Online learning remains safer option in COVID-19 climate


A Child Care and Development class practices swaddling babies through zoom on Oct. 7.

No one wants to imagine their child, friend, parent, or sibling dying or getting seriously sick, but that may be the reality some have to face if schools send students back too early. Over 999,000 people in the world have died from the COVID-19 pandemic according to the CDC and completely reopening schools before this disease no longer remains a threat to safety would contribute to an increase in cases and deaths.

The waiting game for the coronavirus to disappear still has not ended, so while some sense of normalcy returns, crowded and populated areas, such as schools, must remain online. With some high schools enrolling up to 8,000 kids, sending students back remains completely unrealistic.

According to the CDC, the coronavirus spreads from person-to-person through the air between people in close contact. That perfectly describes a school environment. It can be prevented through wearing face coverings, social distancing, and sanitization. However, it would be extremely difficult for administrators and teachers to police thousands of students in staying away from each other and keeping their masks up. Teachers did not sign up for this and they should not have to be responsible for stopping a disease from spreading amongst their kids while also ensuring their own safety in a crowded environment. 

Many high schools and universities such as James Madison University and the University of North Carolina have attempted to send students back in-person which almost immediately resulted in a sharp increase in cases and a shutdown of the school.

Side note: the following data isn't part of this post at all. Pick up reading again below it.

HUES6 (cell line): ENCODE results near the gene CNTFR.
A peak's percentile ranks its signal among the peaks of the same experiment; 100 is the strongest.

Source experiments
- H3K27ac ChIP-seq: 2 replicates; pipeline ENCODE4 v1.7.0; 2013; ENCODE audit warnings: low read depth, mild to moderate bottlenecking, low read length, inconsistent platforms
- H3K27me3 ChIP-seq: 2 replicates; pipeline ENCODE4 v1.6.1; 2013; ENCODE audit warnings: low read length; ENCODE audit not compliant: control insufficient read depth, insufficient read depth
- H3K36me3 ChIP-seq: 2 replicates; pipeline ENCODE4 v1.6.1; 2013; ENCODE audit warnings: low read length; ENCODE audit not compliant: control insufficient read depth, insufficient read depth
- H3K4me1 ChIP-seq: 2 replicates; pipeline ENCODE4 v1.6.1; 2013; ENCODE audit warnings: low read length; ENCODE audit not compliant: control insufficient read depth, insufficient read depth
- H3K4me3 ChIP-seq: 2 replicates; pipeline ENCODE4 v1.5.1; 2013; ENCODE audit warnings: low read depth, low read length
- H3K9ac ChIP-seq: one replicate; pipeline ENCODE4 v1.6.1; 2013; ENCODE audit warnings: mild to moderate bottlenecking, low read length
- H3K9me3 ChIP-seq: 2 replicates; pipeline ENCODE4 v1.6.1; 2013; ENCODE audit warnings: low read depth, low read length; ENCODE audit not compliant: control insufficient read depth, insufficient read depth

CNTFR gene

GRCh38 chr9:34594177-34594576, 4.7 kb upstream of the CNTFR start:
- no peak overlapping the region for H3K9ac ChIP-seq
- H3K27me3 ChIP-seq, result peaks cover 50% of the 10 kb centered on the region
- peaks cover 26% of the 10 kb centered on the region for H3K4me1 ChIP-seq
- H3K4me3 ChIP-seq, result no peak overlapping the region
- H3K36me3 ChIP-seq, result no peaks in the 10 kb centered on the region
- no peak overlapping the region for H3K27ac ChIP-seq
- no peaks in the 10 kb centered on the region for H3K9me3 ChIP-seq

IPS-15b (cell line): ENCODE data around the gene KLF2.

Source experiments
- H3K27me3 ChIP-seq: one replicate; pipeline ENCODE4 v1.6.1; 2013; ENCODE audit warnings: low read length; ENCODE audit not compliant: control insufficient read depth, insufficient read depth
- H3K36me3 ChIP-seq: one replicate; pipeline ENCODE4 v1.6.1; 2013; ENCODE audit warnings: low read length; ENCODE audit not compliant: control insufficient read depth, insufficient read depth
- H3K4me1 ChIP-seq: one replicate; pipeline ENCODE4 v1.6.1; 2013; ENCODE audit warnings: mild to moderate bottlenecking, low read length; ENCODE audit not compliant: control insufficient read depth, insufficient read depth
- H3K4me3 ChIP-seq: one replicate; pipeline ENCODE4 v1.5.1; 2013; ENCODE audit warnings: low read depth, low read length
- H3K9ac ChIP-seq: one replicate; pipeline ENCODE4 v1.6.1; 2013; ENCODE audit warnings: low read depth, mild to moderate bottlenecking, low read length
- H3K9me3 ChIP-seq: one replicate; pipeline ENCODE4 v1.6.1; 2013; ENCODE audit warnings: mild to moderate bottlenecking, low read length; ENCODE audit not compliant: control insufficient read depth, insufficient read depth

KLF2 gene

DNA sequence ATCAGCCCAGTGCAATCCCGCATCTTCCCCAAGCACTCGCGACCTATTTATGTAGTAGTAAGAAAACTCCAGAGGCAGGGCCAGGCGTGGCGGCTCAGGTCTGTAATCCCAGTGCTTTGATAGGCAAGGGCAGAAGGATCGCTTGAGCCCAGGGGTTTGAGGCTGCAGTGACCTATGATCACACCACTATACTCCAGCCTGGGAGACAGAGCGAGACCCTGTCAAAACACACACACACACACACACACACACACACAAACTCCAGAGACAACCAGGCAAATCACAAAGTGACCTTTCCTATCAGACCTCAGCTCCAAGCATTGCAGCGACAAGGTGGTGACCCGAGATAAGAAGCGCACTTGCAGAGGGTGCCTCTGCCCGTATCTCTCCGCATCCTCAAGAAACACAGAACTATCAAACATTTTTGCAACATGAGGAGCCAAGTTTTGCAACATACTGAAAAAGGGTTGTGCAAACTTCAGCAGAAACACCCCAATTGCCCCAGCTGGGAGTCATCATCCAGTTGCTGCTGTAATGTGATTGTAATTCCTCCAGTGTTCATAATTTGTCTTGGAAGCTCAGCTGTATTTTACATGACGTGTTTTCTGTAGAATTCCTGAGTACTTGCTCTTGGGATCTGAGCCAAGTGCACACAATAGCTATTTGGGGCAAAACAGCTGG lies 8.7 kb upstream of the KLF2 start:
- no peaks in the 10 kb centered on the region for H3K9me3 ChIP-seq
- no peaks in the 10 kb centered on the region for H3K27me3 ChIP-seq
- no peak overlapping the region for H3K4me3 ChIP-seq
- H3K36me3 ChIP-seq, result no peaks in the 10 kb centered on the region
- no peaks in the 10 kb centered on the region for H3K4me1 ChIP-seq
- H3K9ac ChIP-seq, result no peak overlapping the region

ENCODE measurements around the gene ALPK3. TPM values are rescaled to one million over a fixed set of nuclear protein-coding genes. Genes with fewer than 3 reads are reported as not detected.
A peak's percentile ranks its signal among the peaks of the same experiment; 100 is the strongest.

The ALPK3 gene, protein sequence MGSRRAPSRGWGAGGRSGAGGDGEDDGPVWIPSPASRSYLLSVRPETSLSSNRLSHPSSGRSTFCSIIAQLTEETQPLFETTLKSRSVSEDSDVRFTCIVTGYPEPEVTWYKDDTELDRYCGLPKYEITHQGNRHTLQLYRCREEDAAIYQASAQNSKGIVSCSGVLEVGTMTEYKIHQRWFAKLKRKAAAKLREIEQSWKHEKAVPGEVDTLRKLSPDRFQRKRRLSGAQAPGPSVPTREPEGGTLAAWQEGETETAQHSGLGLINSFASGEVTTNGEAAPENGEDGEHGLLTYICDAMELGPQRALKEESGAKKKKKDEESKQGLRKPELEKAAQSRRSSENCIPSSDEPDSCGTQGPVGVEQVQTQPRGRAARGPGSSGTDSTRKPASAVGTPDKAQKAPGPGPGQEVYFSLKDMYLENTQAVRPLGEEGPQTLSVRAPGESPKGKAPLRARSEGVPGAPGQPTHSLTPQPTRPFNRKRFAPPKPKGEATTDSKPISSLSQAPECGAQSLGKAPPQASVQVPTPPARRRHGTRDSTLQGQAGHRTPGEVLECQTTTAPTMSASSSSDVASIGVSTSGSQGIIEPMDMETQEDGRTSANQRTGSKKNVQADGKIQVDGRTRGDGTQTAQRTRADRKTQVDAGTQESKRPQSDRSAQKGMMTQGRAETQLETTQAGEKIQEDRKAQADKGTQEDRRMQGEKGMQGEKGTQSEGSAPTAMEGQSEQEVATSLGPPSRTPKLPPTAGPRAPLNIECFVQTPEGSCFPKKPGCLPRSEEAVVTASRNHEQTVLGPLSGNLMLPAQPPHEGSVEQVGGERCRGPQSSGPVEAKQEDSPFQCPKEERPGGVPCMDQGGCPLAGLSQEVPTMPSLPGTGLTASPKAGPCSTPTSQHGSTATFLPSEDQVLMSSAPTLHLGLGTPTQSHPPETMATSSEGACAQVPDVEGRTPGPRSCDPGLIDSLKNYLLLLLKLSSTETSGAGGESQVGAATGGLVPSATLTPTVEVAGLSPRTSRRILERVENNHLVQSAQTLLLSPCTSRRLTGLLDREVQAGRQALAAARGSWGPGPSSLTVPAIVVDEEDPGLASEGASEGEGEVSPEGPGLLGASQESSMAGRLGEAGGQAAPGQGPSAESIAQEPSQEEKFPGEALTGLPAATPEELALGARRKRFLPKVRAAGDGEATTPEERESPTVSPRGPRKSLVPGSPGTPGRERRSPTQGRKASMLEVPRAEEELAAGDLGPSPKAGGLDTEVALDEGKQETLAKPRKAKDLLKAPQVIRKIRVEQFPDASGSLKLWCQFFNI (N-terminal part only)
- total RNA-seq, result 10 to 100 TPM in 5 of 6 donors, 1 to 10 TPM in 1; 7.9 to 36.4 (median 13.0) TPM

According to the New York Times, a high school district in Georgia quarantined nearly 1,200 staff members and students after just the first week of face-to-face learning.

Even if masks and social distancing could be perfectly enforced in school, there is no way to control what students do outside of school. They could catch it elsewhere and cause a rapid spread throughout the school population. There are just too many factors to risk sending students back face-to-face at the moment.

While school aged students are less likely to catch it than other groups and may have less health risks, they can still get very sick or give it to someone else who could die. Many people catch COVID-19 and have no symptoms so they take less precautions and end up spreading it to others.

While online learning tends to get frustrating with connection issues and patchy communication, it is the safer option until the pandemic is under control.

In a perfect world, schools could completely reopen and all students could return to face-to-face learning, but the past seven months have been far from ideal; schools should remain online for now because it is much better to be safe than to be sorry.